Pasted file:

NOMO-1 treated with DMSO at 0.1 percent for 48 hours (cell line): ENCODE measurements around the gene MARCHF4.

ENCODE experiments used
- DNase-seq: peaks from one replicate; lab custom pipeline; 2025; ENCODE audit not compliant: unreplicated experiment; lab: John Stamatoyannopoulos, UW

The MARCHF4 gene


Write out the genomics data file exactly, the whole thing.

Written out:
NOMO-1 treated with DMSO at 0.1 percent for 48 hours (cell line): ENCODE measurements around the gene MARCHF4.

ENCODE experiments used
- DNase-seq: peaks from one replicate; lab custom pipeline; 2025; ENCODE audit not compliant: unreplicated experiment; lab: John Stamatoyannopoulos, UW

The MARCHF4 gene